What began as a web-design job has turned into a building project of a whole other kind.

Jamus Baumgardt originally met with Don Midlikowski about creating a website for Midlikowski’s business, Builders Corner Cabinetry Design & Price-Less Building Center, but Baumgardt recalled Midlikowski saying he wasn’t sure he wanted to spend too much on the website because he might be retiring from the business soon.

“I got out to the front steps and it dawned on me, I’ve got to make a call,” Baumgardt said.

That call connected him with Josh Nickel and Justin Jolin, both of whom had been contractors in the area with a thorough knowledge of Midlikowski and his company. The three discussed the opportunity, made an offer and closed their purchase in May 2019.

Nickel and Jolin had plenty of experience in the building industry, while Baumgardt’s background is in digital marketing, but they were all less acquainted with formal business plans.

“We had no real business proposal,” Nickel said, “but we worked with our lender and made the numbers work.”

The faith of that lender is reaping benefits. The Price-Less Building Center side of the business is nearly bursting at the seams at 825 Washington St., Wausau, but they’ll soon be supplementing that 27,000 square feet with an additional 9,200 as they secure a building next door.

Price-Less is patterned after an outlet model as they pick up a variety of housing materials at deep discounts from manufacturers’ mis-orders, over-orders, or even floor models from trade shows. Basically, those vendors are stuck with materials they have no other plans to use. So, the threesome are able to negotiate deals on doors, windows, cabinets, counters, lighting fixtures, and more. Far from scratch-and-dent specials, many of these items can command eye-opening price tags, including one $15,000 Jeld-Wen door that a homeowner was all too happy to purchase.

It (customer traffic) was about 25 people a week. Now, we’ll get 75 people come through here on a Saturday.

— Jamus Baumgardt, co-owner,

Builders Corner Cabinetry Design

& Price-Less Building Center,

Wausau

“They’re still less than people would be paying in other markets,” Baumgardt said.

They recently acquired a truckload of doors — 450 of them — that so burst their seams they decided to just buy the semi-trailer as well, which they jokingly refer to as their “auxiliary warehousing.”

“We watch a lot of auctions, closeouts, liquidations,” Nickel said. “Now, on the Builders Corner side, that’s all new. If someone sees something they like on the Price-Less side, we can order more on the Builders Corner side.”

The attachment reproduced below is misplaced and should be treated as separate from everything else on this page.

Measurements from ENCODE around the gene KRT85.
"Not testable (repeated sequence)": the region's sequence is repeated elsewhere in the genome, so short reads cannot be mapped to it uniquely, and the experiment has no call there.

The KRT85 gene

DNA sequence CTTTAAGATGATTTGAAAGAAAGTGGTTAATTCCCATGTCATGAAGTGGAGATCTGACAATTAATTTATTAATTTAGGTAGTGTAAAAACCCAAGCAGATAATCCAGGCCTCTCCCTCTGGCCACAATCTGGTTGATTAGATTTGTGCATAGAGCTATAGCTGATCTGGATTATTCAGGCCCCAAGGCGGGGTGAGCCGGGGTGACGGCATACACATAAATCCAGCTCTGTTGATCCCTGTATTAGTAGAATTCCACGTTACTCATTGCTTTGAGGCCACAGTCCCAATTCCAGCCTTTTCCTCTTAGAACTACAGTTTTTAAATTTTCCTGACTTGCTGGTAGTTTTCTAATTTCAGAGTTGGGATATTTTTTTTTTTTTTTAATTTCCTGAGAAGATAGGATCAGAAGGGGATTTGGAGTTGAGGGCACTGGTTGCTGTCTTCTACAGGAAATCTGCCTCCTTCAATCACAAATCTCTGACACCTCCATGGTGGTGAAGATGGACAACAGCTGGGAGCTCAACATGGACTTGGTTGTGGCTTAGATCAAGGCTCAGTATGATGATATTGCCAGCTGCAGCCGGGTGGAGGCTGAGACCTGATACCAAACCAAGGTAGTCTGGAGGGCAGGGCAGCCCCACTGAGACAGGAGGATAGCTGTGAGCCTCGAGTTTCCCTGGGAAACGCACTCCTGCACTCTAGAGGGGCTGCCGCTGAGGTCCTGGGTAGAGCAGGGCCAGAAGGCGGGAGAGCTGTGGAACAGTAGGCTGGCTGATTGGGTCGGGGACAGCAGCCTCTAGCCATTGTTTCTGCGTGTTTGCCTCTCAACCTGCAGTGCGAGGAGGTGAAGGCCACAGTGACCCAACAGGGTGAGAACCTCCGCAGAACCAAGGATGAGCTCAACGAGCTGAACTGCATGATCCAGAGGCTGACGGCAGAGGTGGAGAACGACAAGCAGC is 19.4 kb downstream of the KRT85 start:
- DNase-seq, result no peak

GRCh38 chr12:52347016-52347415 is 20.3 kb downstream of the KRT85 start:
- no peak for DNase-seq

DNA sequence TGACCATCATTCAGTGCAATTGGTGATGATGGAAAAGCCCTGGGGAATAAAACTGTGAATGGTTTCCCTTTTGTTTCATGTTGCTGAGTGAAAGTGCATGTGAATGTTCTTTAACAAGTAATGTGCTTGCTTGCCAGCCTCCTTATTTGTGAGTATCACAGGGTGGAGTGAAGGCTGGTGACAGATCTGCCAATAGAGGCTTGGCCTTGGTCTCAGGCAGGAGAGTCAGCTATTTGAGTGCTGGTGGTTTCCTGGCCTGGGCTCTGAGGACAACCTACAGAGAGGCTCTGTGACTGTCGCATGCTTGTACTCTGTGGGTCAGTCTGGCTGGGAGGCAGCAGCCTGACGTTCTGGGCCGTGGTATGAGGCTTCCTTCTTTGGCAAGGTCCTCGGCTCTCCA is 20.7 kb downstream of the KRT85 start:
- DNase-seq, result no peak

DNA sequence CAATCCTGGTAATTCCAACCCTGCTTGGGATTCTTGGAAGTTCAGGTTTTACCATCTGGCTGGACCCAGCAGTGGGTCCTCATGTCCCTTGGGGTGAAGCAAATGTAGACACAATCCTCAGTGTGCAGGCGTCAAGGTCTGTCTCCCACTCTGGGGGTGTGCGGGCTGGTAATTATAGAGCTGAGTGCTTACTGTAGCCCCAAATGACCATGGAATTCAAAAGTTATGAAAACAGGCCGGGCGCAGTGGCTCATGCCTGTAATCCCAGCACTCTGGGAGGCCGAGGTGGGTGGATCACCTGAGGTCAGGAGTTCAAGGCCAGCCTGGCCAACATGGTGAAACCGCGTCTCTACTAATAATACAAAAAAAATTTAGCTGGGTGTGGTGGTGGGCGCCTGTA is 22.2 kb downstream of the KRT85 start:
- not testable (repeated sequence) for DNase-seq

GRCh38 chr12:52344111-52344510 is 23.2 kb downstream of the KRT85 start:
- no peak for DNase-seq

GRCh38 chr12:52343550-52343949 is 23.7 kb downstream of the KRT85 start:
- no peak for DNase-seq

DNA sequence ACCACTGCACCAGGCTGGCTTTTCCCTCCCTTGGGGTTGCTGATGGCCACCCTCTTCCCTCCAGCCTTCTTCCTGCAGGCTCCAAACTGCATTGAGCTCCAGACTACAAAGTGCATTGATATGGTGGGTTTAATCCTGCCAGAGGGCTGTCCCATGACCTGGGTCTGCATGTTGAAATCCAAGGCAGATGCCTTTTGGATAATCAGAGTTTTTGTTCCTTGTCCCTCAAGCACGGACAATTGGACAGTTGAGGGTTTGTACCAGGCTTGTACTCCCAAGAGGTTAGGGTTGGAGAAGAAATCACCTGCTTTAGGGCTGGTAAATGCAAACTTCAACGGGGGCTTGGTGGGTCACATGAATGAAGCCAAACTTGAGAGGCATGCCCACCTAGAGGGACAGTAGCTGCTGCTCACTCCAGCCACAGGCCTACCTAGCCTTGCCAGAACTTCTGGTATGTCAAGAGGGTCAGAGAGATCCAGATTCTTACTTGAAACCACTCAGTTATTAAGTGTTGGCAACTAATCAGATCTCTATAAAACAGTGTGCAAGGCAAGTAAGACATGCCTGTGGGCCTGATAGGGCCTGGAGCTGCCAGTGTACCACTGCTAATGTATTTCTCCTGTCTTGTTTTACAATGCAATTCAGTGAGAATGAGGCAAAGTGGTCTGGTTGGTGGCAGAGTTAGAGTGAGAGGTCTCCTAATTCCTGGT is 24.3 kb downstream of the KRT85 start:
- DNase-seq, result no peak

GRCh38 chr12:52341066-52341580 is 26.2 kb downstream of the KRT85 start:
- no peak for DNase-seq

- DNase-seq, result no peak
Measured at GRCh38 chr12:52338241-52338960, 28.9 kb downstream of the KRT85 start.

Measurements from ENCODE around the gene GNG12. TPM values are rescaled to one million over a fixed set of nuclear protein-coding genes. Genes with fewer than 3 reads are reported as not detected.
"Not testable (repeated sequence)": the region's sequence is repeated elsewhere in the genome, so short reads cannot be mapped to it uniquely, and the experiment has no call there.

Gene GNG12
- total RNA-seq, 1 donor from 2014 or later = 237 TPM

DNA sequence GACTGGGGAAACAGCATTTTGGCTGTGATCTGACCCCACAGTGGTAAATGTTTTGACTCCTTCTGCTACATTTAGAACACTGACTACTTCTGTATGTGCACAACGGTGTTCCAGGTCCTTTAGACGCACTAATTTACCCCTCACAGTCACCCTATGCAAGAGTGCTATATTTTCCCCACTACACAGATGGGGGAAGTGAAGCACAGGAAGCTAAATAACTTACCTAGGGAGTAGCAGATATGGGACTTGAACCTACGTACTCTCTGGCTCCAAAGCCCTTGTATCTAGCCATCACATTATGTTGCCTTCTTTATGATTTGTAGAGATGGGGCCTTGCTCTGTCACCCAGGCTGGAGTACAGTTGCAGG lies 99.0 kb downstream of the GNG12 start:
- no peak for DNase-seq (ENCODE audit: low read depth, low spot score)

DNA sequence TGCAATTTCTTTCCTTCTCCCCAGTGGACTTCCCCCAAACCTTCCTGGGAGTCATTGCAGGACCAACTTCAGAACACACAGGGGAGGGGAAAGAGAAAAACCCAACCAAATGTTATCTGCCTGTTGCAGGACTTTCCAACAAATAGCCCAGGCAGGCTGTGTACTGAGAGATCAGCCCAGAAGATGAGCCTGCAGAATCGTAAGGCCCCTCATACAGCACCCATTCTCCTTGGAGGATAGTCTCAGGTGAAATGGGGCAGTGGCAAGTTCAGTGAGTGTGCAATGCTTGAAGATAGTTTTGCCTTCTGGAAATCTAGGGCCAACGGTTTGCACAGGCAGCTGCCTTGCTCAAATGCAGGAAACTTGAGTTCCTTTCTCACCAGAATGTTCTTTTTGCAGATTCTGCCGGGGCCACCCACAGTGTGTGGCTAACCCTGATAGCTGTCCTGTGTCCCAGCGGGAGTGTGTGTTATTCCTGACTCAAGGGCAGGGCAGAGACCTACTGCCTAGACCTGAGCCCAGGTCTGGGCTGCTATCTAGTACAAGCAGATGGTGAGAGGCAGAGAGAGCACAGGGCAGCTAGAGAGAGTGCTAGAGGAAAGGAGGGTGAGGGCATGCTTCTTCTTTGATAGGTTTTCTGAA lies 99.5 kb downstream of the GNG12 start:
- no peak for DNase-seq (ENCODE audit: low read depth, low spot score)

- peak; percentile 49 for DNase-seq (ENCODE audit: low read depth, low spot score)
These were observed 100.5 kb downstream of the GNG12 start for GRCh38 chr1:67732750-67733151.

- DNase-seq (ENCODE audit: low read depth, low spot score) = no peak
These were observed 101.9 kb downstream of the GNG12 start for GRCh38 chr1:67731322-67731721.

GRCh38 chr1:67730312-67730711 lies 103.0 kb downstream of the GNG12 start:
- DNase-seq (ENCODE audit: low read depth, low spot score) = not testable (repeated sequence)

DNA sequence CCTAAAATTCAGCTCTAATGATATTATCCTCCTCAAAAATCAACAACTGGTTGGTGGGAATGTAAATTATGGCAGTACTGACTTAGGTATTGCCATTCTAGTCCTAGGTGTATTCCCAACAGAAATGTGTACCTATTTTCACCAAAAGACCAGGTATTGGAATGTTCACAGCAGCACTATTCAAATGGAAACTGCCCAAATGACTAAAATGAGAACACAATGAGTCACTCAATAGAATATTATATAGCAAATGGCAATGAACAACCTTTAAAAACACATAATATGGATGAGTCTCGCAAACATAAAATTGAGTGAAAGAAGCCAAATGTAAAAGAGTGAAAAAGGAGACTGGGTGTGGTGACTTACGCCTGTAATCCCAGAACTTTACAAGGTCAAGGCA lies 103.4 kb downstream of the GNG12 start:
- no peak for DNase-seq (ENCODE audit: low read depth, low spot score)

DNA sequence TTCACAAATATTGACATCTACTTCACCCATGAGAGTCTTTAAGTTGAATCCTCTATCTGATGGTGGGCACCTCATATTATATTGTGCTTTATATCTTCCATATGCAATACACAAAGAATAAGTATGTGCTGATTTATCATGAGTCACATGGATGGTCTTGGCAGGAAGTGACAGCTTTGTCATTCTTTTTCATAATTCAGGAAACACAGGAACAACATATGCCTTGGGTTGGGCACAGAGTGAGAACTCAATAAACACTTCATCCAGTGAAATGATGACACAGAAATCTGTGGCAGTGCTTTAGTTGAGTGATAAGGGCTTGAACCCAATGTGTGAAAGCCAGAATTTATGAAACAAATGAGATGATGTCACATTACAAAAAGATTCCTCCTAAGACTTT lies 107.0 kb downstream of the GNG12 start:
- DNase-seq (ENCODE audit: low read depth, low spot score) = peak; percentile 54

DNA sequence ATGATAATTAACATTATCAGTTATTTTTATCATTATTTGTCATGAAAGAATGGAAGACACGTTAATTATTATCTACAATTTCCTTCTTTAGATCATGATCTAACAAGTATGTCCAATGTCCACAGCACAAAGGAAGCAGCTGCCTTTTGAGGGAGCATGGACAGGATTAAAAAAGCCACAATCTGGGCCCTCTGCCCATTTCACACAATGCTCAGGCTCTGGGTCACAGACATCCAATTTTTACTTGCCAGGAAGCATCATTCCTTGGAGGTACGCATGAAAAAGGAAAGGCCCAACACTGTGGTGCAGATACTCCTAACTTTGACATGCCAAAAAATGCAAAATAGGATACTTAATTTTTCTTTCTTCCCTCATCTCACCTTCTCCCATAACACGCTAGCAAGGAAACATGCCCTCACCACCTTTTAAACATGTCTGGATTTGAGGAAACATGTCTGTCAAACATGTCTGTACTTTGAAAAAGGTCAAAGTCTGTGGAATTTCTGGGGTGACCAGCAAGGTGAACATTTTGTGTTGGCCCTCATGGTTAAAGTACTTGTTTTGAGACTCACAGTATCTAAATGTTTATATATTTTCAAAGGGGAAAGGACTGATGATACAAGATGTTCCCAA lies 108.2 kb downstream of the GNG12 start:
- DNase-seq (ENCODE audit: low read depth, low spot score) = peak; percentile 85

Our bartending days helped us develop a sense of customer service. You didn’t make money if people weren’t enjoying themselves.

— Jamus Baumgardt, co-owner,

Builders Corner Cabinetry Design

& Price-Less Building Center,

Wausau

They don’t expect all of the Price-Less parcels to be around for long. Most of the trailer, in fact, was empty within weeks. Price-Less has shipped materials as far away as California but does so more regularly around the Midwest. These trips lit a spark in the trio’s entrepreneurial minds.

“It occurred to us that we were sending (our driver) to Indiana and these other places, and he was coming back empty,” Nickel said.

J3 Transport, a transportation component to their business model, would have that driver picking up from another company in that area and transporting a load to a destination along the way back to Wausau.

Whether it’s negotiations with materials manufacturers or the contractors and do-it-yourselfers to walk through their doors, the men draw on a common background to relate to each one.

“Our bartending days helped us develop a sense of customer service,” Baumgardt said. “You didn’t make money if people weren’t enjoying themselves.”

This sense of combining a keen ear for listening with a sense of relatability may be one reason that the traffic count has picked up in their two years of ownership.

“It was about 25 people a week,” Baumgardt said. “Now, we’ll get 75 people come through here on a Saturday.”

Their ads emphasize that Nickel and Jolin are the experts while Baumgardt is “just the marketing guy,” but working with customers while Nickel and Jolin are busy has helped Baumgardt learn what to ask. It also helps him brief Nickel and Jolin when he hands the customer off to them. It’s a symbiotic relationship that keeps all cylinders firing.

Sales grew about 40 percent through the pandemic-riddled 2020, and Baumgardt said they’re hoping to finish this year up around 30 percent. All three men are at or pushing 40, and their business continues to evolve and grow.

“We all have kids around the same age,” Jolin said. “We’re trying to build something for them, too.”